All coaching becomes life coaching after the first session.
Many people thinking about our coach training program as well as many coaching clients ask me the same question – How is executive coaching different from life coaching? Executive coaching does differ vastly from life coaching in terms of purpose, audience and requirement from coaches. However, in terms of process there is very little difference.
Coaching skills and competencies
Skills of coaching as core competencies are common to all types of coaching, whatever the niches are. An executive coach grounded in coaching competencies can be a good life coach as well. A good life coach, however, may not always fit than bill for executive coaching.
Often coaches ask, “Coaching is about client centricity, exploration and awareness creation. So, why should executive experience matter in coaching executive leaders?”
Psychotherapy too is about client centricity, exploration and awareness creation. Yet, psychotherapy is licensed and psychiatrists need to have medical degrees. There is more to executive coaching than coaching skills.
Even though coaching is not a licensed profession yet, criteria that corporations consider important to coach selection are about corporate experience:
- Has the coach walked the talk? A CEO may seek another CEO as coach, for example.
- How many years of experience? What level?
- Domain of experience. Does coach speak my language?
- Can the coach put on my shoes and experience the pain I experience?
Mentorship, systemic coaching and life coaching
Some other trends that differentiate executive coaching are about mentoring and systemic coaching.
Executive leaders do not have the time and patience to be explored patiently for hours to co-create solutions. At times, they require ‘advice’, decidedly a bad word in coaching lexicon. Executives don’t care. They want results not perfection.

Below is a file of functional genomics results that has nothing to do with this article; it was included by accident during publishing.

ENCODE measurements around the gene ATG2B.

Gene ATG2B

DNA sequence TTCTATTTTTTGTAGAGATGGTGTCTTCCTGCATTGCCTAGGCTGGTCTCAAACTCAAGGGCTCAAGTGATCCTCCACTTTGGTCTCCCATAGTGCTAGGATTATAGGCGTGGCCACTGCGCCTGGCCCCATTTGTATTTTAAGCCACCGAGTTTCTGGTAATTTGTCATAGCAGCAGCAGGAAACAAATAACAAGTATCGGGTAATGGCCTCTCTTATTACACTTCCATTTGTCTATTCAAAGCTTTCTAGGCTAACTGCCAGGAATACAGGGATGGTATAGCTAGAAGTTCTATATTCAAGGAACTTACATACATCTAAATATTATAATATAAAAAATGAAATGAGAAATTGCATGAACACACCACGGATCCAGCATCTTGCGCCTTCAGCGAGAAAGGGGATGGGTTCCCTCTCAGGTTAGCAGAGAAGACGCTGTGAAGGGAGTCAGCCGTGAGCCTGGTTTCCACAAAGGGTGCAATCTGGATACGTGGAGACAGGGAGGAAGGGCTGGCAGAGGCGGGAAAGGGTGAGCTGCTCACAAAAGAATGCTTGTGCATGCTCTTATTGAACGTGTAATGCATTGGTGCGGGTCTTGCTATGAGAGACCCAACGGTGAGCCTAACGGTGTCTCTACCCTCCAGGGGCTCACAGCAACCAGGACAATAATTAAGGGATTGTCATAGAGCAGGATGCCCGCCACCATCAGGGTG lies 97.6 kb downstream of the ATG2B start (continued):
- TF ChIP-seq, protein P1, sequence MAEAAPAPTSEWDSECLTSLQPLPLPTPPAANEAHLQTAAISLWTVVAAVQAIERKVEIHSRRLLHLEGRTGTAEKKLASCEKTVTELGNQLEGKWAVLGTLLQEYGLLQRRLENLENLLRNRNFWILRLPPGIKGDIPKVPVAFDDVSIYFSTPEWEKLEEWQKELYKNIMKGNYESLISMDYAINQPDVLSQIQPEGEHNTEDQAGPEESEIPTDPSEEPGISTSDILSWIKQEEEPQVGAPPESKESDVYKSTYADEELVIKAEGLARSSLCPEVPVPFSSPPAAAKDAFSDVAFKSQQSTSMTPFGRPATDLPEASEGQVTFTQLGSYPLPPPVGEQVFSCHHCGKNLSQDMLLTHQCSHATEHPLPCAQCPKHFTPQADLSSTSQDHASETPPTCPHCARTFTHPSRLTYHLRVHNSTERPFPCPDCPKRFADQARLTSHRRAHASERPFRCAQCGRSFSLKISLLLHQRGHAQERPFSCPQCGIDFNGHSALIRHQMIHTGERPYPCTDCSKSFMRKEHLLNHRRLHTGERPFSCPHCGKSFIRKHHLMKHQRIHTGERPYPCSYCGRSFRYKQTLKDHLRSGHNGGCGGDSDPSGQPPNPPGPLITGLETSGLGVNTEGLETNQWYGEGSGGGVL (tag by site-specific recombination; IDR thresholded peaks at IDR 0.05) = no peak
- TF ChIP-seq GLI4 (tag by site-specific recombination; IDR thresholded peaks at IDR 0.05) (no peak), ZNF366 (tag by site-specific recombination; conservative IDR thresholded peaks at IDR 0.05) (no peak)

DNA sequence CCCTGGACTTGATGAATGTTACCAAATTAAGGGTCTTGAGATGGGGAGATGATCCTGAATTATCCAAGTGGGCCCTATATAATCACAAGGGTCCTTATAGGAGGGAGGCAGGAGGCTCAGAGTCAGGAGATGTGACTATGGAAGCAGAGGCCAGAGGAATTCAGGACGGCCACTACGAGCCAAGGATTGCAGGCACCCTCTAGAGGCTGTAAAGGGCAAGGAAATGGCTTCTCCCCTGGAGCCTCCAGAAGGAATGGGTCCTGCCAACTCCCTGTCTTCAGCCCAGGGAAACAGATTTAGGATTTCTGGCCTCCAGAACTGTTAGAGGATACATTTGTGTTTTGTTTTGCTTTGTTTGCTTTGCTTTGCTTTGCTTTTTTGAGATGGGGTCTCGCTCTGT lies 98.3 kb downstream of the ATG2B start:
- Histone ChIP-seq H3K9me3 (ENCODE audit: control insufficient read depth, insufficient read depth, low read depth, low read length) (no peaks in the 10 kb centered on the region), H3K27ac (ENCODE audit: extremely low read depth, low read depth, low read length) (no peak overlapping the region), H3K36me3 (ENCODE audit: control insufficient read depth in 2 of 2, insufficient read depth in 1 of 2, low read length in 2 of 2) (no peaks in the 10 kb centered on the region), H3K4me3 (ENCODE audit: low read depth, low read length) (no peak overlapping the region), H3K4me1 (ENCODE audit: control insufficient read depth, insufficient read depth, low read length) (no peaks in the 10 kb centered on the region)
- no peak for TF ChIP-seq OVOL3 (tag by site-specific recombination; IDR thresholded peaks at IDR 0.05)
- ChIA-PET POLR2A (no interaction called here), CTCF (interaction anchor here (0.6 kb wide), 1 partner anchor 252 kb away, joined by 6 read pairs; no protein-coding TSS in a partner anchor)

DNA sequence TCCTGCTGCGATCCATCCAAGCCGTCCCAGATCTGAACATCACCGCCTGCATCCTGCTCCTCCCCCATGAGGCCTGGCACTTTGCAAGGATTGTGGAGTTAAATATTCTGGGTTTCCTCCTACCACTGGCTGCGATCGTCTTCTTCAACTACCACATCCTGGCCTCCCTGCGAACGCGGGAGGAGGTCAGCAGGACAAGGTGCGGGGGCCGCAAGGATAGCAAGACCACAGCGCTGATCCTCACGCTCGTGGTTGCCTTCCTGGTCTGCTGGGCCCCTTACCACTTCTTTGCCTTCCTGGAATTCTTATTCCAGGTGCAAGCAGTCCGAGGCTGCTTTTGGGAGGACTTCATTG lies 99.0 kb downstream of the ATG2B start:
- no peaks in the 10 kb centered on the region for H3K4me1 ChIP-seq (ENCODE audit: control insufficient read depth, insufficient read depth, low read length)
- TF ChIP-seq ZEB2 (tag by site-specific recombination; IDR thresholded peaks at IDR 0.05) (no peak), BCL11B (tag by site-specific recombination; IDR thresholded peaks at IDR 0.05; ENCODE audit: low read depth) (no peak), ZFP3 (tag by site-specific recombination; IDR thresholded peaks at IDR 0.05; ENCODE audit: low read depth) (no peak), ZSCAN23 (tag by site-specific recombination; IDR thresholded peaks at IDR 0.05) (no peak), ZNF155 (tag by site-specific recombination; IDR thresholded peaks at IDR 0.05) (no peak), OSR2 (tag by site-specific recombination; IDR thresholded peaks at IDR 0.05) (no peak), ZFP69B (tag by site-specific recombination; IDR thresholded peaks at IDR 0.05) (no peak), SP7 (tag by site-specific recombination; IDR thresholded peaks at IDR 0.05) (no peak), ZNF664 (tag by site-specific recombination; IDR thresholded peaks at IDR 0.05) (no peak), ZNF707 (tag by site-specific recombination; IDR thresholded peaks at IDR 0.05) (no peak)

Ability to mentor an executive client with relevant examples from own and other people’s experience is not that different from using metaphors and stories. The trick is not to over do this and end up in solution giving mode. Coach’s job is still to create client’s own awareness leading to sustainable action. Mentoring can be an adjunct not the core.
Another trend is systemic coaching that blends team and individual coaching with clear focus on organizational needs is the critical leadership development need now. Systemic coaching allows engagement with alignment in performance. It is cost effective. It is more powerful and sustainable than one on one coaching. It co-creates individual and team vision leading to collaborative action.
Life coaching is about individuals for the most part, occasionally for couples, and rarely for groups. Executive coaching would soon become primarily about groups that emotionally bond as teams creating a culture change.
For those with the needed RFP qualifications, executive coaching would often be the preferred option given the scale of fees. The question often asked of me by coaches without the corporate executive experience is how they can become successful executive coaches:
- Coaches can start with small businesses and start up operations, which may not be rigid about corporate experience and build a portfolio of testimonials.
- Start at junior and middle level executive space that may not require the same qualifications.
- Coach not for profit organizations, whose requirements may lie between life and executive coaching needs. Not all need be pro bono.
- What executives look for is a sign of leadership in those who coach them. A life coach with proven leadership record may often be acceptable to a corporate executive.
Mentors without formal coach training and credentials offering themselves as executive coaches often miss the critical need to integrate work and life issues while coaching. Coaching is about reframing internal barriers. Mentoring, especially with ex corporate executives without formal coach training, is often about external barriers.
Coaches are trained in exploring the mindset of the client to create awareness about blind spots and barriers helping the client to develop insights to overcome these for action. Many mentors I have trained to coaches have struggled with this.
To many mentors the question often is, “The company is paying to get results in the corporate space. Why should I waste my time with the client’s emotional turmoil?”
A client cannot be cut in two haves, work and life halves, and each treated separately. Mastery in coaching is about partnering as a whole.
Life coaches wanting to move into executive coaching would need to build a professional path. Executive mentors, who wish to be executive coaches, need to train themselves in coaching.